We take a look at the five ‘mother’ sauces in French cooking – béchamel, velouté, hollandaise, sauce tomate and espagnole – all of which are the starting points for making many popular secondary sauces.
Did you know there are essentially five classic French sauces? Known as the ‘mother sauces’, they are the essential basis of many French dishes. Don’t get nervous about the names of some of these classic sauces like velouté, because you really don’t have to be the chef de cuisine to make them.
As the base for mornay sauce, soubise, cheese sauce, mustard sauce, béchamel is more commonly know as cream or cheese sauce. In French cooking it is classically served with eggs, fish, pasta or steamed poultry and generally flavoured with nutmeg, bay leaf, white onion or cloves. This is the classic way of making a white sauce, using a mixture of butter and flour that the French call a ‘roux’.
Place the milk in a small saucepan and add the bay leaf, peppercorns and onion. Over a low heat let it come very slowly up to simmering point, which will take about five minutes. Strain the milk into a jug, then discarding the flavourings.
Melt the butter gently. Don't overheat it or let it brown, as this will affect the colour and flavour of the sauce. As soon as the butter melts, add the flour and – over a medium heat and using a small wooden spoon – stir quite vigorously to make a smooth, glossy paste.
Add the infused milk a little at a time, and keep stirring until all the milk has been added.
Turn the heat down to its lowest setting and let the sauce cook for five minutes, whisking from time to time. Season to taste.
Velouté is a very simple member of the five French mother sauces. It’s often served with fish, steamed vegetables and pasta. It is used as a base to make many different sauces, like white wine sauce, sauce supreme, sauce Normandy and sauce allemande. Basic velouté is much like a béchamel, created by starting with a roux, but instead stock is used rather than milk.
Create the roux by first melting the butter in a saucepan (taking care not to boil it). Remove from the heat and add the flour, whisking until completely free of any lumps.
While still off the heat, gradually add the stock, stirring constantly until the mixture is completely blended and smooth.
Return to the heat and stir until the sauce boils and thickens. Once the sauce starts to boil, reduce the heat and cook for a further minute to cook off the starch in the flour.
Sauce tomate came to the French from the Italians with a whole lot of other techniques and recipes. Traditionally, the difference between sauce tomate and its Italian counterpart is that the French thicken it with a roux while the Italian tomato sauce is thickened by slow reduction. Today it’s a matter or preference, but this version is quick and delicious. The addition of green peppers makes it a deeper, richer sauce.
Heat the oil and add the onions and green pepper. Over a medium heat, soften for a couple of minutes, then add the garlic and continue to cook for four minutes more or until all the veg has softened well.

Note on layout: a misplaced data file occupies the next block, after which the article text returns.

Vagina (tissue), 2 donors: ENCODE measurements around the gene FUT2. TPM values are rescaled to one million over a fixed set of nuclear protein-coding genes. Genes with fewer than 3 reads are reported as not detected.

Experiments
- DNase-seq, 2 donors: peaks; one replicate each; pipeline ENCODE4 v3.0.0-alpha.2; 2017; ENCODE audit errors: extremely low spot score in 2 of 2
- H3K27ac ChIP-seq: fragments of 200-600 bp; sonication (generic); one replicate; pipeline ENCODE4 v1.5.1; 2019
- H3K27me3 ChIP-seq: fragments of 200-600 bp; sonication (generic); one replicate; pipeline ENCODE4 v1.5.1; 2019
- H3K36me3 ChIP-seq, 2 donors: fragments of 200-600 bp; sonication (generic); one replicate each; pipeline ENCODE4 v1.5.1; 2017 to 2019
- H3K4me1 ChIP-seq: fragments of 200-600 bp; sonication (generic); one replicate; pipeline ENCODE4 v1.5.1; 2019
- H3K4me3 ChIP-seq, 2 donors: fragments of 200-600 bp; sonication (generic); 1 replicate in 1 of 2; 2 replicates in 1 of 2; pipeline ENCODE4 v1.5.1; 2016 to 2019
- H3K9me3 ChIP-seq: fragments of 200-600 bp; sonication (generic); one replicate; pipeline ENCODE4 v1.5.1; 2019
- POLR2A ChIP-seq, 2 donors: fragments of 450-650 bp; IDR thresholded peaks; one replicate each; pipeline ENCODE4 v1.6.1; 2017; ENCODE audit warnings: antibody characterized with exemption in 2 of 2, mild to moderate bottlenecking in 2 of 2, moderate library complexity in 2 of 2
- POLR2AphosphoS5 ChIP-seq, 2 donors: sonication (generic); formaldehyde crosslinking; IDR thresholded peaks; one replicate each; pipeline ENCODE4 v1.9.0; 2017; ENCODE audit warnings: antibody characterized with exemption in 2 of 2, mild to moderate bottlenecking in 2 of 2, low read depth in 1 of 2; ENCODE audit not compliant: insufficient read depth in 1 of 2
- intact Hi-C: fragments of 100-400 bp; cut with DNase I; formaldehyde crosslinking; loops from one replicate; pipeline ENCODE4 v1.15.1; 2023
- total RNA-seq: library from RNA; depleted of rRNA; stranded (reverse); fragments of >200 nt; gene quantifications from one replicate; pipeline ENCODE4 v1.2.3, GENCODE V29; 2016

Add the crushed tomatoes, red wine vinegar sugar, and season. Simmer on a very low heat without a lid until the sauce has thickened to a jam-like consistency, stirring now and then.
Make a good batch of this sauce and split between two or three freezer bags. The bags of sauce can then be kept in the fridge or frozen ready to be added to dishes when required.
Espagnole, or ‘brown sauce’, is made from simmering mirepoix (a blend of onion, carrot and celery), tomato puree, herbs, and beef stock. It's also the starting point for the demi-glace, a rich and deeply flavourful sauce that is traditionally served with red meats. Traditionally, a brown roux is used to thicken this sauce, which gives a rich and nutty aroma, Roasted veal stock is traditionally used, but beef stock works fine with modern versions.
Over medium heat, melt the butter and sauté the carrots, onions, and celery in the melted butter until the veg becomes translucent.
Sprinkle in the flour lightly and evenly and stir until the flour is fully mixed into the melted butter. Allow the mixture to cook and thicken into a roux, about one to two minutes.
Whisking constantly, add the hot beef stock and tomato purée. Add the garlic, peppercorns and bouquet garni and simmer uncovered for 45-60 minutes, stirring occasionally. Remove the bouquet garni.
Split the sauce into two or three freezer bags and add to your sauces when required.
Hollandaise is a wonderful classic French sauce used for eggs benedict, béarnaise, dijon sauce and Maltaise sauce. Buttery, tangy and luxurious, Hollandaise can be tricky to get right, as it curdles very easily. Although there are plenty of recipes out there, the one we find most successful is by Nigel Slater. The idea is to gently heat the egg yolk just enough to obtain the desired thickness of the sauce. Nigel solves this by using a bain marie, which keeps your delicate eggs away from any direct heat.
Set up your bain marie: put a pan of water on to boil and find a glass or heatproof china bowl that will fit neatly into it without actually touching the water.
Add the yolks and a splash of water. Whisk, pouring in the melted butter. Go slowly at first, then as the sauce thickens, speed up a little.
Once thick and creamy, squeeze in a little lemon juice and a pinch of salt (no pepper). Use the sauce as is, poured over eggs benedict or fresh British asparagus. Or try adding the juice of blood oranges to the sauce to create a classic Maltaise sauce.